Lex Orandi, Lex Credendi: As We Worship, So we will Live
I am just a Catholic Christian; a “revert”, drawn back to the fullness of Christianity that is dynamic, orthodox, faithful Catholic life and practice. I have the utmost respect for my brethren who are Protestants in each of their various confessions and communities. However, I am not one, by choice. I do not want a Protestant looking church building or a stripped down Catholicism whose worship seems more protestant than Catholic. I do not want barren liturgy and symbol-less Catholicism.
Too many “experts”, those who think they “know better” have taken the richness, the depth that draws so many to the treasure that is Catholic worship and life. Their efforts will not endure. Their numbers and influence are dwindling. The Catholic seminaries that are full are filled with candidates who want the vibrant, symbolic, magisterium following, richly liturgical, devout fullness of Catholic faith and life. The ecclesial movements are flourishing, drawing men and women who also want the fullness of Catholic worship, faith and life in all of its rich beauty. The “new” Catholics, coming into full communion from other Christian communities, are flocking to the “dynamically orthodox” and faithful Catholic parishes. The symbols are coming back and new ones are emerging.
There was a movement called Iconoclasm ("Image-breaking") in the eighth and ninth centuries in the Eastern Church. It became a full scale heresy. The term has come to be associated with those who rejected icons, but it speaks now to a broader contemporary problem. Icons are meant to put us in touch with the transcendent mysteries of our faith. I pray with icons and have for many years. I cherish their liturgical role in the Eastern Church. In fact, one would never find an Eastern Church, Catholic or Orthodox, without icons. The contemporary “iconoclasts” are those who seek to de-mystify Christian faith, life, worship and practice. They are not the future of the Catholic Church but the past.
They actually think that the symbols of our worship, our faith and our life are a problem. While they strip our sanctuaries and make our liturgical experiences barren, they think they have helped us by somehow making the faith more ‘relevant”, “meaningful” or “contemporary”. They are sadly mistaken and have done the Church and her mission a disservice. They fail to grasp that, by nature and grace, human persons are symbolic. Man (and woman) is created in the image of God, and is a divine icon. Jesus Christ is the Icon of the Father. Symbols touch us at a much deeper level than words or emotive or affective participation can. They touch us at the level where authentic religion and deep worship truly begins. It is there where we hunger the most for God.
“The Eucharist: Source and Summit of the Life and Mission of the Church" is a good beginning. We need much more. I sincerely hope that in its final document the Synod gives clear, specific direction that exposes the liturgical abuses and minimalism that have crept into the sanctuaries and helps us to build a future of beauty in our Liturgical life. It is time for a reform of the reform.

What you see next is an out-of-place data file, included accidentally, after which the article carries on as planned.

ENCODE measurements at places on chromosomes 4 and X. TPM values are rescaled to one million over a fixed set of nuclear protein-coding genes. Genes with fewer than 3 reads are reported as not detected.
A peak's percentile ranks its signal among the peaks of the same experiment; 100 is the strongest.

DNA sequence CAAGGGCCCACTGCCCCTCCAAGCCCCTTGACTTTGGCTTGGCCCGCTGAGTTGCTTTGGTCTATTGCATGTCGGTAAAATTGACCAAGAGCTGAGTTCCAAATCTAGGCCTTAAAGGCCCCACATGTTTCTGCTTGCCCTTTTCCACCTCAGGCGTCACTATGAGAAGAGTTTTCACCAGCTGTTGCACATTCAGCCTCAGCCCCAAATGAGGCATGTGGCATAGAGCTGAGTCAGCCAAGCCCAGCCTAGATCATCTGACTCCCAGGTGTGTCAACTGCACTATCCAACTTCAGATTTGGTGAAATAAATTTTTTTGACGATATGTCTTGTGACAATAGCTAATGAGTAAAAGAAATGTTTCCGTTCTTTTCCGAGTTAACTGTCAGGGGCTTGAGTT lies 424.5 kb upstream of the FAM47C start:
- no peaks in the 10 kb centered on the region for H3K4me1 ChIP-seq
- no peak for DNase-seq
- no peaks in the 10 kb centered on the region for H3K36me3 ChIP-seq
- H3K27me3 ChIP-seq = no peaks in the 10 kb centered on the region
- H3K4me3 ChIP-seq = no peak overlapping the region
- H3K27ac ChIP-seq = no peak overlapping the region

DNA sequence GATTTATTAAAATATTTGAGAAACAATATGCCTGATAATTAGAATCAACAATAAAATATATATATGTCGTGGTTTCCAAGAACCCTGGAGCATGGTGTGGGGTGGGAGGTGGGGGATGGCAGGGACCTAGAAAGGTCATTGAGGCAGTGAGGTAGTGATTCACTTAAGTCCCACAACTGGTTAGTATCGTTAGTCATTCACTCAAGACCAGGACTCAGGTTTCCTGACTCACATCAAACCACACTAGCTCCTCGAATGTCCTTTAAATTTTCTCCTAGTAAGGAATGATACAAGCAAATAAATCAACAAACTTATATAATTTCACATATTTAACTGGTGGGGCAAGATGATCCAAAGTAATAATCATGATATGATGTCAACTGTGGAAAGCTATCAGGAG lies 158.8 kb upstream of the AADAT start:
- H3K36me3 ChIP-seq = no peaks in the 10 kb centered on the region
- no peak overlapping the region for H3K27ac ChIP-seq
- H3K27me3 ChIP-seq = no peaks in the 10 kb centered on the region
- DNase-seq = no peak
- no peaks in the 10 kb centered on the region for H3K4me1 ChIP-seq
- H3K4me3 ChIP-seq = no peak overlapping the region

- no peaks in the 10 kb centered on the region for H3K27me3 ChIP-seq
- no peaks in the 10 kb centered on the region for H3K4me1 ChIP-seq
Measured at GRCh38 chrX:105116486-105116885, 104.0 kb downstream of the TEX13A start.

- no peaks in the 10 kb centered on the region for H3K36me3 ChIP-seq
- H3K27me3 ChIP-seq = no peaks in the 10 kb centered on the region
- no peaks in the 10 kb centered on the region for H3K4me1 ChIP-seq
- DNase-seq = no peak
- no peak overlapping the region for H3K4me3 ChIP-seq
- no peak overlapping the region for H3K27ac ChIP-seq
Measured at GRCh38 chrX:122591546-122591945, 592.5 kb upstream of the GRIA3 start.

Too many times, directions like those found in this document are painted as “backward”. Those who write and speak to the need for authentic liturgical reform are often ridiculed. For example, I have a dear priest friend who celebrates one of the most reverent and beautiful Masses one could ever experience. He was recently called “retro” by a colleague in a meeting of the liturgical committee of our Diocese. In fact, he and his approach are the future. The directions that have been given to the faithful in this document point us to the future and not to the past. All one has to do is read the last book of the Bible, the Apocalypse, or Revelation to John, to see where we are all headed in worship. Beautiful Liturgy is not a thing of the past but the path to our future.
In closing, one of the specific recommendations in this document concerns the placement of the tabernacle. It is time to acknowledge that the moving of the tabernacle out of the sanctuary has been an abysmal failure and was a huge mistake. Along with the Tabernacle, it is time to bring back the signs and symbols of our worship, and to create new ones that are truly beautiful because they participate in the beauty that is true worship. Fill the walls of our sanctuaries with the beauty of icons bringing heaven to earth. Bring back reverence, transcendence and beauty to the presidency of the priest and the responses of the faithful in the Divine Liturgy. In so doing, we will all be changed and, we will change the world.
“Lex Orandi, Lex Credendi”. As We Worship, So we will Live
Deacon Keith Fournier is a Catholic Deacon of the Diocese of Richmond, Virginia who has been married for thirty years. A graduate of Franciscan University of Steubenville, the John Paul II Institute of the Lateran University and the University Of Pittsburgh School Of Law, He served as a human rights and constitutional lawyer for twenty five years. He currently serves as the Senior Editor for Catholic Online and is a Contributing Editor of Traditional Catholic Reflections and Reports. His latest book, “The Prayer of Mary: Living the Surrendered Life”, from Thomas Nelson Publishers, will be available in book stores at the end of the month
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